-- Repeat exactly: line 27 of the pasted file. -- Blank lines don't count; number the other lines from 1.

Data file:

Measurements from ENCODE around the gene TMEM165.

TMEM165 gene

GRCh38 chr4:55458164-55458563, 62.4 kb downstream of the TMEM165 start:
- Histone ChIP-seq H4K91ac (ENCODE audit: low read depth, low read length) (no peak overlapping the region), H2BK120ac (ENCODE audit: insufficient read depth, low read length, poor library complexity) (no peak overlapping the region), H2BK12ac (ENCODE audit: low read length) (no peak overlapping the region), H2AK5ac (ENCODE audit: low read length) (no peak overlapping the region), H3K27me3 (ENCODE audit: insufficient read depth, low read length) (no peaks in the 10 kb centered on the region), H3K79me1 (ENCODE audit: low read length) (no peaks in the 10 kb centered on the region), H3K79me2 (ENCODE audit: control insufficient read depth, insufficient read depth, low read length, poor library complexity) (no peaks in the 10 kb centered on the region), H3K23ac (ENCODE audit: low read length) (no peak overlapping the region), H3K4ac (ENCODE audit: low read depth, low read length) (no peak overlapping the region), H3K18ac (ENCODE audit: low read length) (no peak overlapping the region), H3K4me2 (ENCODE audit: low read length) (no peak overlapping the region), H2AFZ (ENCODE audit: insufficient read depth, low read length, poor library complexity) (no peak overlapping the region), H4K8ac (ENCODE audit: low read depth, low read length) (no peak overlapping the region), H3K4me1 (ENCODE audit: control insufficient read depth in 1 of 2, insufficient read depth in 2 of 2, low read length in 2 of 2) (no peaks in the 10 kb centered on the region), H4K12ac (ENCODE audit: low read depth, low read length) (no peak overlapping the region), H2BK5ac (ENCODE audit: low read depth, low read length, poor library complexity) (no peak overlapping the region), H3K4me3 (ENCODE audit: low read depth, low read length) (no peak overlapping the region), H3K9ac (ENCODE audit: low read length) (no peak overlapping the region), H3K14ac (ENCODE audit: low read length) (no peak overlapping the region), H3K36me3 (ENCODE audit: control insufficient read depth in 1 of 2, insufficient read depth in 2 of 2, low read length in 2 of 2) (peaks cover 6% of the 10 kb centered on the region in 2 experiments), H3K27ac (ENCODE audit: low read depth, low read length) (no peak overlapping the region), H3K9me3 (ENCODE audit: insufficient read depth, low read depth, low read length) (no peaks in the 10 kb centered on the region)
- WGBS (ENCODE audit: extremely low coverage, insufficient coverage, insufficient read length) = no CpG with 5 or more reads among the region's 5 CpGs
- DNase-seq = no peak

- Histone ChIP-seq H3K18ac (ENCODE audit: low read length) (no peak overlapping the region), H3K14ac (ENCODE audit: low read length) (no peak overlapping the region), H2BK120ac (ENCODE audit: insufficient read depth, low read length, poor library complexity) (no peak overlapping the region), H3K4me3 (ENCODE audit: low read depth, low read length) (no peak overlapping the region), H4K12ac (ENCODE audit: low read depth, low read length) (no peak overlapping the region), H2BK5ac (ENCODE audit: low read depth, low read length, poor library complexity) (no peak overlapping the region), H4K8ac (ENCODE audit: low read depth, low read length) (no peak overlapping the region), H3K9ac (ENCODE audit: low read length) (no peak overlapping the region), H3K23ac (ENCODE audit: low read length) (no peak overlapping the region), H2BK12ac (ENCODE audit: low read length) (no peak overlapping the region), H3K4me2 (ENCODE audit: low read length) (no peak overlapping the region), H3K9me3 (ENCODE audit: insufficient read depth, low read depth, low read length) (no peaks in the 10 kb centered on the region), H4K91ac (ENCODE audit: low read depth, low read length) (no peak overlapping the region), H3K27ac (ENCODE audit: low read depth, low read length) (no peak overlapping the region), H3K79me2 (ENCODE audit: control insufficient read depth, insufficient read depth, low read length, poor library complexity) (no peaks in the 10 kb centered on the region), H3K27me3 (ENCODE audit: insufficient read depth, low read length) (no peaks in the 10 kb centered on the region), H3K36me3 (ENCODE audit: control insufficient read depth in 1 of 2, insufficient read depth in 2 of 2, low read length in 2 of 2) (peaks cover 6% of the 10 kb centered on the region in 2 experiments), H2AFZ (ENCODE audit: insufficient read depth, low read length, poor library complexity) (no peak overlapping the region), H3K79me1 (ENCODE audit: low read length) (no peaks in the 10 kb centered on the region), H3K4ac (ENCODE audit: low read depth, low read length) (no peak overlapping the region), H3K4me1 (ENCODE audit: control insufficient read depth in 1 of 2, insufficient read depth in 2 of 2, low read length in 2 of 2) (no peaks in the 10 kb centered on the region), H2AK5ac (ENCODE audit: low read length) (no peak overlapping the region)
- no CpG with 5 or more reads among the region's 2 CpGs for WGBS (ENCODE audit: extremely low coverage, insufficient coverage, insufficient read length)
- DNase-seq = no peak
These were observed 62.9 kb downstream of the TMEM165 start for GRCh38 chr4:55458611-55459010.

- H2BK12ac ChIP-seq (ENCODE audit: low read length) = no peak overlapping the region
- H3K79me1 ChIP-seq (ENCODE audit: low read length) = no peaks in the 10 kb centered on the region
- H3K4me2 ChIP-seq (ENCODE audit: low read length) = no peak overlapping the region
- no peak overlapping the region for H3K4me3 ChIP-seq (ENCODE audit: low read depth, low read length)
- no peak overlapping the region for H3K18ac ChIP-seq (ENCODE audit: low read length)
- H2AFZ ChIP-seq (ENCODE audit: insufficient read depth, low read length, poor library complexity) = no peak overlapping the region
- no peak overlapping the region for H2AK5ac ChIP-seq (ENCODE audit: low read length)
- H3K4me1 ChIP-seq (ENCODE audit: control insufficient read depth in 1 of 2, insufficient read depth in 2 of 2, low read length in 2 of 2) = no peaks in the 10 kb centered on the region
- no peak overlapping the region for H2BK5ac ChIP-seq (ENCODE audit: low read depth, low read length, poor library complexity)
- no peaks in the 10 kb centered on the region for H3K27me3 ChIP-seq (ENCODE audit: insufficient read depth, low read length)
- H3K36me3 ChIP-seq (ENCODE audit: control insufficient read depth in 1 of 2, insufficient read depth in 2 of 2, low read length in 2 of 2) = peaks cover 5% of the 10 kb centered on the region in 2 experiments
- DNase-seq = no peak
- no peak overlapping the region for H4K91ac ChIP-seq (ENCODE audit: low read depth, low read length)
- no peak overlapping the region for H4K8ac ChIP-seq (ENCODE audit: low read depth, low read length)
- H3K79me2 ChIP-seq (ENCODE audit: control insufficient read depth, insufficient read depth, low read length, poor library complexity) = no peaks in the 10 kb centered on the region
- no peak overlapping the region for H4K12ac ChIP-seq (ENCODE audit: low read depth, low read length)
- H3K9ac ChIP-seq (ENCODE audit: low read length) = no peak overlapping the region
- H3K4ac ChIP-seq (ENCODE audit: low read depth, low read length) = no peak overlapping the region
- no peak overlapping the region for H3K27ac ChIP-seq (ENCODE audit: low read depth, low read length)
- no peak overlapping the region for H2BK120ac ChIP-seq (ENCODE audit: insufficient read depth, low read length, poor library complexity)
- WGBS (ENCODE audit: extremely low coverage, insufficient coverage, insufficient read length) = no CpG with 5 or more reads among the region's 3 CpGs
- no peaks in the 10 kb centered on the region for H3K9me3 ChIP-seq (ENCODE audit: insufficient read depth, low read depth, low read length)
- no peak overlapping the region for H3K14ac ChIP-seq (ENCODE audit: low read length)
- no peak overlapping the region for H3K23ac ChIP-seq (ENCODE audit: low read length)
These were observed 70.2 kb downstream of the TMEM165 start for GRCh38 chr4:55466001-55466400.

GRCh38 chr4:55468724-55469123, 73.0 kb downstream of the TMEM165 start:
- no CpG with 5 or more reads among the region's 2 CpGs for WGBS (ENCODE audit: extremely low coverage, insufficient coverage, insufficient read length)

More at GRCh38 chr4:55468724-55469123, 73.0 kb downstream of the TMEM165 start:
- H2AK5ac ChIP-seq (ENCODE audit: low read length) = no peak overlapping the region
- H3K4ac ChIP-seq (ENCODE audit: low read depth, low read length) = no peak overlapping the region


- H3K9ac ChIP-seq (ENCODE audit: low read length) = no peak overlapping the region